Hearing Voices Doesn’t Make You “Crazy.”

One Documentary Explores a Different Perspective.

Let’s take another perspective.

Is the traditional psychiatric view the only way to understand voice-hearing experiences? Or could there be more?

Advocacy Unlimited, a state-funded, peer-run organization in Connecticut is doing their part to make alternative views of hearing voices more accessible. On a chilly night, December 18th, CT’s Hearing Voices Network Coordinator, Skye Collins, presented a free public screening for the film, Beyond Possible: How the Hearing Voices Approach Transforms Lives at the Transformation Training Center in Milford, CT.

Their stories make them stronger.

As long as people have a place to talk about their voices — a way to frame them — then it doesn’t matter which framework is taken.

Cindy Marty Hadge was one of the panelists at the screening event as well as one of the individuals in the documentary. Cindy has made a living traveling the country, training facilitators and teaching a new way of understanding unusual experiences, like hearing voices and seeing visions.

It’s not against Psychiatry-it’s for informed consent.

Most people diagnosed with mental health diagnoses have never committed a serious act of violence and are, in fact, are more likely to have been the victims of violence themselves.

Beyond Possible is a short film, less than a half an hour in duration, but through watching the real life stories of individuals with lived experience of recovery, it drives home the point that there is more than one way for voice-hearers to relate to their experiences. While the traditional psychiatric establishment may hold a monopoly over our cultural narrative, it’s not the only path to understanding what voice-hearers deal with.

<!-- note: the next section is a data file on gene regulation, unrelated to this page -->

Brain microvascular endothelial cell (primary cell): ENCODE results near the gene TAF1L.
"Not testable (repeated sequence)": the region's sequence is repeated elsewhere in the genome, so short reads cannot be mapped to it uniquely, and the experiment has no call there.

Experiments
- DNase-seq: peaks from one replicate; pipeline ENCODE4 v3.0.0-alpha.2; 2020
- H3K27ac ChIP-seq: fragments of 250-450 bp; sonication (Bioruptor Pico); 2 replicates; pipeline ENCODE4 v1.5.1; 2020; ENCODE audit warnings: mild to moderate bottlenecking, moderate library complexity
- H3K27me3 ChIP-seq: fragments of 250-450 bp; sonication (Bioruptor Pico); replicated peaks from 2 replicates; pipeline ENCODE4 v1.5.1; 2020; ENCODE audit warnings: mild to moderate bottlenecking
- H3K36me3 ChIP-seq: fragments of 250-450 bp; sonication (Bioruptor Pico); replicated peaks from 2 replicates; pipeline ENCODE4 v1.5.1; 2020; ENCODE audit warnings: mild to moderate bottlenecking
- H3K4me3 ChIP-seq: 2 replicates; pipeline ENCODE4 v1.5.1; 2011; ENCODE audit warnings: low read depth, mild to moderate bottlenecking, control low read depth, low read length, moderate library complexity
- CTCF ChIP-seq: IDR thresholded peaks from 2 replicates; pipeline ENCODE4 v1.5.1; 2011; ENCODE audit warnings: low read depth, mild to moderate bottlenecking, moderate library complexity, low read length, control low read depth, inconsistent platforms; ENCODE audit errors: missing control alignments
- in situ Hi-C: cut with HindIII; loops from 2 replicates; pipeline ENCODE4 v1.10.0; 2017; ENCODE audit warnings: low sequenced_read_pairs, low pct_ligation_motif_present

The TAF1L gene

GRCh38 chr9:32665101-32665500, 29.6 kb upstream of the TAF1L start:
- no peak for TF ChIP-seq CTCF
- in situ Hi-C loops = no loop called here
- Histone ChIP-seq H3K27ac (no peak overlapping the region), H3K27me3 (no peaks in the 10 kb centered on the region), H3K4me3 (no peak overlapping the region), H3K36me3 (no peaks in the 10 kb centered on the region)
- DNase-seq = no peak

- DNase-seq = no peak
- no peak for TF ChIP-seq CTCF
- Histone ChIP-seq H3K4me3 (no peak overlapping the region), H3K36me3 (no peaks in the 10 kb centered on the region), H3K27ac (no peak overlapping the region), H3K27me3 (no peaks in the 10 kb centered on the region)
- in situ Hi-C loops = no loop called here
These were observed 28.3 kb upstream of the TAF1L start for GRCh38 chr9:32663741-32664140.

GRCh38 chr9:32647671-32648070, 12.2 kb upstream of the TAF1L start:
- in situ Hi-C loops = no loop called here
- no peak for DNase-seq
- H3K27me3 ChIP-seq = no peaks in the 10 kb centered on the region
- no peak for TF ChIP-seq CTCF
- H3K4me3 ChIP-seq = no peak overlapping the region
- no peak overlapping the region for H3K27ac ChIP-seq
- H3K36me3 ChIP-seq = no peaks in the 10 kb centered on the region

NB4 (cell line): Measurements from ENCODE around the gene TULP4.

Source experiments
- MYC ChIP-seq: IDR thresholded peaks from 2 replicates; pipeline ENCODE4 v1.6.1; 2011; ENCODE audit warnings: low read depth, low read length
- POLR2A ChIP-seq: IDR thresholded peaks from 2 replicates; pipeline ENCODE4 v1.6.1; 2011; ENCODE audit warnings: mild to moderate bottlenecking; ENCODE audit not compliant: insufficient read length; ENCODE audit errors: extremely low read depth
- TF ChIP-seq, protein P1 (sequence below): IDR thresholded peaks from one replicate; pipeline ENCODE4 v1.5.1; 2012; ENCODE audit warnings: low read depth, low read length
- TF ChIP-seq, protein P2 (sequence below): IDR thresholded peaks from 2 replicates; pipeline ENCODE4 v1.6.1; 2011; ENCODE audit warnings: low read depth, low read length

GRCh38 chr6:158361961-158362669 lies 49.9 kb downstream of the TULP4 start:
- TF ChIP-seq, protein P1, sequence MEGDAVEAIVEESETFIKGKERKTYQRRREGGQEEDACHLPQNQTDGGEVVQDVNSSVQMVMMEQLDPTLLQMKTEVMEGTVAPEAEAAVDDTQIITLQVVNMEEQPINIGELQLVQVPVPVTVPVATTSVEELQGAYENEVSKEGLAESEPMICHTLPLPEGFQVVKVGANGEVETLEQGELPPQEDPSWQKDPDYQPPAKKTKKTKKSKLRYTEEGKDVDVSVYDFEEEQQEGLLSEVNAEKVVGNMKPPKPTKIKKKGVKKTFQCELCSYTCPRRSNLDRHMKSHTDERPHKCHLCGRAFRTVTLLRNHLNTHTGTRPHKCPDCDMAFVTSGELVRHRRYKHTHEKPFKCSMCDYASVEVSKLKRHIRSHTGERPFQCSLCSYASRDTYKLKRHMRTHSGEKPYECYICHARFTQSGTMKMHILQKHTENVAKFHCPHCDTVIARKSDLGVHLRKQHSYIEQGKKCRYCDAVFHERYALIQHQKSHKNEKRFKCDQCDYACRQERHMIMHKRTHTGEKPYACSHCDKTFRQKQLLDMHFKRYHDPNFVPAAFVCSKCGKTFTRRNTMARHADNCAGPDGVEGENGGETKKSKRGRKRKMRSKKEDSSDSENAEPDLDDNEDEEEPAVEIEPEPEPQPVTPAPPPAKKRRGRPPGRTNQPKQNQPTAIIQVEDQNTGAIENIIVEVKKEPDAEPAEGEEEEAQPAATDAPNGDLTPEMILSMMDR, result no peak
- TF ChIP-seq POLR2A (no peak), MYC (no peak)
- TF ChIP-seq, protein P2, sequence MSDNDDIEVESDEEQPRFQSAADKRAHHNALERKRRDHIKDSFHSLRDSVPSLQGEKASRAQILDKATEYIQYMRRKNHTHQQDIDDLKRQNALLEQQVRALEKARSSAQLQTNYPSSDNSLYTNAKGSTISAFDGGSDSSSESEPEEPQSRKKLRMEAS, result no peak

Hearing Voices Network takes no position on medications or pharmaceutical interventions — it’s always up to the individual.

While some people may think coercive treatment is necessary, it’s important to note that most people diagnosed with mental health diagnoses have never committed a serious act of violence and are, in fact, are more likely to have been the victims of violence themselves.

You don’t really know stigma… until you do.

Voice-hearing is among the most stigmatized human experiences yet it’s, statistically, as common as being left-handed. About one in ten people have heard, do hear or will have some sort of voice-hearing experience at some point in their lives — One of the most common is hearing the voice of a deceased loved one shortly after passing.

Embracing the two virtues: openness and curiosity.

two people extending their arms and holding hands.
two people extending their arms and holding hands.
Photo by Brooke Cagle on Unsplash

Rather than judge or become afraid, we can learn to say: ‘Please tell me more’.

As someone with her own lived experience, I would love for these sort of films and discussions to be allowed in more clinical settings. Since Hearing Voices takes no position on pharmaceutical interventions, this model can be used alongside the traditional one, as many people have taken this adjunct approach as well.

I’m a Peer Support Counselor/ Mental Health Content Writer

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